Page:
by Tommy G… It’s been 25 years since a new public ice facility has been built in the Toronto area. That’s going to change this September during the grand opening of the MasterCard Centre for Hockey Excellence.
The Centre will replace the Lakeshore Lions Arena, which was built in 1951, and it will continue to be operated by the Lakeshore Lions Club.
The MasterCard Centre is a shared initiative between MLSE, MasterCard, and the Lakeshore Lions Club. It is a state-of-the-art building with three NHL size ice-pads and one Olympic size pad.
The building will be open to the public, but it will also be used for Maple Leafs and Marlies practices. On top of that, it will be home to Hockey Canada’s Ontario Regional Offices and the Hockey Hall of Fame’s archives and research facilities.
This is an excellent opportunity to promote hockey in Toronto where basketball and soccer have stolen a huge chunk of the market.
The Maple Leafs are finally realizing that their influence in Toronto is losing potency. Hockey must learn to share with other sports and entertainment and fight for its position.
The Leafs will also be going from a $400,000 community investment, in the past three years, to $2.3 million in the next five years.
The money will be used to refurbish outdoor, city owned rinks. Brian Burke didn’t lie when he said that the Maple Leafs will increase their community influence in Toronto.
The Maple Leafs want to give every youth in the city a chance to develop their love for hockey. MLSE has had a revelation that, through community involvement, Toronto can truly become the hockey mecca and not just in name.
MLSE’s recent hockey related investments make me believe that they want to create a “hockey factory” in the Toronto area. The Leafs want potential players that will stay loyal to the team and/or city that fostered their development.
This is a fantastic outreach program, and creating a facility where the grassroots community can skate and play hockey, on the same surface as the Maple Leafs, is an excellent marketing plan.
Not only does it promote hockey development, but it also brings NHL players closer to the public. The accessibility to players and hockey archives allows people to study the game and mesh with the NHL community.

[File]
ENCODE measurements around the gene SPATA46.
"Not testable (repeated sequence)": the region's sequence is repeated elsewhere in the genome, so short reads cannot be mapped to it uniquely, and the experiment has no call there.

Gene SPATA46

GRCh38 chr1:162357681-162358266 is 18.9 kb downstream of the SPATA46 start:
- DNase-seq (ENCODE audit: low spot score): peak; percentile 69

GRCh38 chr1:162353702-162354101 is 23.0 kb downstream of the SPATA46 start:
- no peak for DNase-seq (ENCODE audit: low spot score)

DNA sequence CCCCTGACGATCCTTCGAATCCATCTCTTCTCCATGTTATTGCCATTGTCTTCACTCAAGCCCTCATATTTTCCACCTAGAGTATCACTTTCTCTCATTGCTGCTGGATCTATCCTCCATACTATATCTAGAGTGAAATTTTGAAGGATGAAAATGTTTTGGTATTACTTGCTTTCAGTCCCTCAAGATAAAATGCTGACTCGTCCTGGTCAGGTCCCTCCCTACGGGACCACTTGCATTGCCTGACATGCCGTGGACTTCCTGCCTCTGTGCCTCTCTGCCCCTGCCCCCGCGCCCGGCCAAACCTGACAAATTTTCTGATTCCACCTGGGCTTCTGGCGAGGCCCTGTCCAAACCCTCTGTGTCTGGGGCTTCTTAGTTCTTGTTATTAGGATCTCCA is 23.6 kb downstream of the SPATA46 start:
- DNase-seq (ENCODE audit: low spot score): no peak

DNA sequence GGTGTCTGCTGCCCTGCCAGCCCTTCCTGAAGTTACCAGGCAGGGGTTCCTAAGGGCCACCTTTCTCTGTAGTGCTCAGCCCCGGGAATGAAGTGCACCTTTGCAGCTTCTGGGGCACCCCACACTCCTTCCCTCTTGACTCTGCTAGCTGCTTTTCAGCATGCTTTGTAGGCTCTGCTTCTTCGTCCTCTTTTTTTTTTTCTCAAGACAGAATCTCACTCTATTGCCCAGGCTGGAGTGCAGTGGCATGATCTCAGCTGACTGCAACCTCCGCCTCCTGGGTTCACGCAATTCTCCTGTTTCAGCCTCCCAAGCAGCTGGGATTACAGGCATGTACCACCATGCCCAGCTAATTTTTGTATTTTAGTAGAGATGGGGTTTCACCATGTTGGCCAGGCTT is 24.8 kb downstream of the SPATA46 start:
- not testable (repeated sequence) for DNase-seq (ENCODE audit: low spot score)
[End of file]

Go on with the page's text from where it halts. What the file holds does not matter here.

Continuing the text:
Suddenly, players become human in our minds and a new generation of hockey fans may develop from MLSE’s public participation.
by Tommy G… I’m finally convinced that fans of the Toronto Maple Leafs don’t want a Stanley Cup. They just want “Mats Sundin” surrounded by mediocrity for another 13 years.
Following the draft and free agency period many Maple Leafs fans continued to do something that drives me nuts. They called into local sport radio stations to share their asinine opinions that can be described as fantastical at best.
This time they suggested that Brian Burke acquired too many goons and checkers. “We already have a team full of third- and fourth-line checkers,” they cried from the roof tops.
It sounds like these fans don’t want a winning team and would prefer an overpaid superstar or maybe a whiny baby like Dany Heatley.
As usual, I disagree but I also don’t take this breed of Leafs fan seriously. Frankly, I don’t think that they know enough about hockey to conjure up an educated comment (oops, was I supposed to say that out loud?)
Not all players with minimal stats are great checkers for the third and fourth line. So, I’m kind of tired of people who say that the Leafs are full of third and fourth liners. Checking forwards have an intangible skill and role to play and not just anyone can fill it. Can you honestly suggest that Tim Stapleton is a better third liner than Colin Stuart or Wayne Primeau? I don’t think so.
What the Leafs have on their team now is not a bunch of checkers but rather many players that want to compete for a spot on the top two lines. These types of players are not satisfied with the limited role of a checker, nor do they possess the skills necessary for this kind of player.
Not every top-six forward is an all-around great player like Pavel Datsyuk or Henrik Zetterberg.
Yes, the Maple Leafs need a legitimate first line with at least two A-list players but above all they require better defensive players.